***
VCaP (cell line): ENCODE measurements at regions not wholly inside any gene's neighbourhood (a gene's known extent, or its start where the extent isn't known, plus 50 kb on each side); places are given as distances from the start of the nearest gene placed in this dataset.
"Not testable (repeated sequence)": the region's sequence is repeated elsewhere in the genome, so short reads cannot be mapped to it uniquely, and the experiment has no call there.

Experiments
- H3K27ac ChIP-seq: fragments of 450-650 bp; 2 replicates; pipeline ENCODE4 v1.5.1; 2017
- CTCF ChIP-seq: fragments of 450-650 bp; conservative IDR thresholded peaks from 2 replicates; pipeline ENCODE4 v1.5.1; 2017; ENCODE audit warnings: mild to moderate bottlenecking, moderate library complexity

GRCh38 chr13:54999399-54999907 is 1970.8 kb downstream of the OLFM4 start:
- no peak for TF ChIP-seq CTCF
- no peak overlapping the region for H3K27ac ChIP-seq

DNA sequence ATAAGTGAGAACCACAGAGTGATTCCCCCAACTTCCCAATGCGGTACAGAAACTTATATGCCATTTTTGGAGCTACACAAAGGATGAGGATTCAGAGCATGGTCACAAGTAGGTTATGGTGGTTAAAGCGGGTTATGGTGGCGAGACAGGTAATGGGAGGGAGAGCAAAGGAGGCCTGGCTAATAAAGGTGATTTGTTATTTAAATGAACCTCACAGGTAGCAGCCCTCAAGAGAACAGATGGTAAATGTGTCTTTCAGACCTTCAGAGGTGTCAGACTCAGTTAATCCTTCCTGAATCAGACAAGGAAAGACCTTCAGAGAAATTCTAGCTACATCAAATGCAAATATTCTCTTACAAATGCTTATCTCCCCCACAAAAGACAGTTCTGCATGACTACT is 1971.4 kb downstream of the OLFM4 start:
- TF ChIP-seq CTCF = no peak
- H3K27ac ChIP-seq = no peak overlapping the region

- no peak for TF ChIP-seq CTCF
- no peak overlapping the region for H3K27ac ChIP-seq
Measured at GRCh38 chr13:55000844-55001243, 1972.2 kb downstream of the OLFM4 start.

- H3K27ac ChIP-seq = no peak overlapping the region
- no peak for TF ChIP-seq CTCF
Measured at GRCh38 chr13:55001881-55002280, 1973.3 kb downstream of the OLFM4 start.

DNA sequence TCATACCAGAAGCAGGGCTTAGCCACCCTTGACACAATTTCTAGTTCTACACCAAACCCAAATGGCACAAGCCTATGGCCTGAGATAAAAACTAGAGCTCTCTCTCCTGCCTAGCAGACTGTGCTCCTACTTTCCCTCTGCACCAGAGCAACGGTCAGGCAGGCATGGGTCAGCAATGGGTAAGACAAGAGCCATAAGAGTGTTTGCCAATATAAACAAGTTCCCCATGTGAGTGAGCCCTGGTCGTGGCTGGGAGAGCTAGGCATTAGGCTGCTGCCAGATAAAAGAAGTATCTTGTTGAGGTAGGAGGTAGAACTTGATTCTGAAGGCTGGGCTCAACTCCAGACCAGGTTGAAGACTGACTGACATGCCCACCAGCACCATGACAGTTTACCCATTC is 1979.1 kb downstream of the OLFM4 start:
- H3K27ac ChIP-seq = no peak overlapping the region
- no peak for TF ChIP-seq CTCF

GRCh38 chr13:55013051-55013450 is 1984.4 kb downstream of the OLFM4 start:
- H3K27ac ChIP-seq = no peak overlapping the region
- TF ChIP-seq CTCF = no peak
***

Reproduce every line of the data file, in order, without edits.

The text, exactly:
VCaP (cell line): ENCODE measurements at regions not wholly inside any gene's neighbourhood (a gene's known extent, or its start where the extent isn't known, plus 50 kb on each side); places are given as distances from the start of the nearest gene placed in this dataset.
"Not testable (repeated sequence)": the region's sequence is repeated elsewhere in the genome, so short reads cannot be mapped to it uniquely, and the experiment has no call there.

Experiments
- H3K27ac ChIP-seq: fragments of 450-650 bp; 2 replicates; pipeline ENCODE4 v1.5.1; 2017
- CTCF ChIP-seq: fragments of 450-650 bp; conservative IDR thresholded peaks from 2 replicates; pipeline ENCODE4 v1.5.1; 2017; ENCODE audit warnings: mild to moderate bottlenecking, moderate library complexity

GRCh38 chr13:54999399-54999907 is 1970.8 kb downstream of the OLFM4 start:
- no peak for TF ChIP-seq CTCF
- no peak overlapping the region for H3K27ac ChIP-seq

DNA sequence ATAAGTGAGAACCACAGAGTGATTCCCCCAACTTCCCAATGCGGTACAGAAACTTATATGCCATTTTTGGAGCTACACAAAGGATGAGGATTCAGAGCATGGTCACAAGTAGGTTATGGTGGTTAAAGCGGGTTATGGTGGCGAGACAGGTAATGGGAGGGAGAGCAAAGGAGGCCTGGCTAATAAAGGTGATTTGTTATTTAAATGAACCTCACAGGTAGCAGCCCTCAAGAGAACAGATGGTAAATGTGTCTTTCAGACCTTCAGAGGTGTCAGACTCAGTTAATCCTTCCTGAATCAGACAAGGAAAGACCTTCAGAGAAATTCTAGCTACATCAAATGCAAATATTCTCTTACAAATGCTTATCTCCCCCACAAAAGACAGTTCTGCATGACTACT is 1971.4 kb downstream of the OLFM4 start:
- TF ChIP-seq CTCF = no peak
- H3K27ac ChIP-seq = no peak overlapping the region

- no peak for TF ChIP-seq CTCF
- no peak overlapping the region for H3K27ac ChIP-seq
Measured at GRCh38 chr13:55000844-55001243, 1972.2 kb downstream of the OLFM4 start.

- H3K27ac ChIP-seq = no peak overlapping the region
- no peak for TF ChIP-seq CTCF
Measured at GRCh38 chr13:55001881-55002280, 1973.3 kb downstream of the OLFM4 start.

DNA sequence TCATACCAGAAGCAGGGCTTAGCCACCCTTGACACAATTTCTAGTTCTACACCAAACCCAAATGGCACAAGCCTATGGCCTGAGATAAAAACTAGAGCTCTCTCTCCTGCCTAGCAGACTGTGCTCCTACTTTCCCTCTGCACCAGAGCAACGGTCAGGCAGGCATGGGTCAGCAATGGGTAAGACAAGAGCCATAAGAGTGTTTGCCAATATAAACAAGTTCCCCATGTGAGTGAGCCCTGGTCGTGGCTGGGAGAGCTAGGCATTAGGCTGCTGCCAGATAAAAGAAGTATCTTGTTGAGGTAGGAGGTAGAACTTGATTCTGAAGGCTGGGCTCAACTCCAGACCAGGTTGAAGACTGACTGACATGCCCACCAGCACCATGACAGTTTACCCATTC is 1979.1 kb downstream of the OLFM4 start:
- H3K27ac ChIP-seq = no peak overlapping the region
- no peak for TF ChIP-seq CTCF

GRCh38 chr13:55013051-55013450 is 1984.4 kb downstream of the OLFM4 start:
- H3K27ac ChIP-seq = no peak overlapping the region
- TF ChIP-seq CTCF = no peak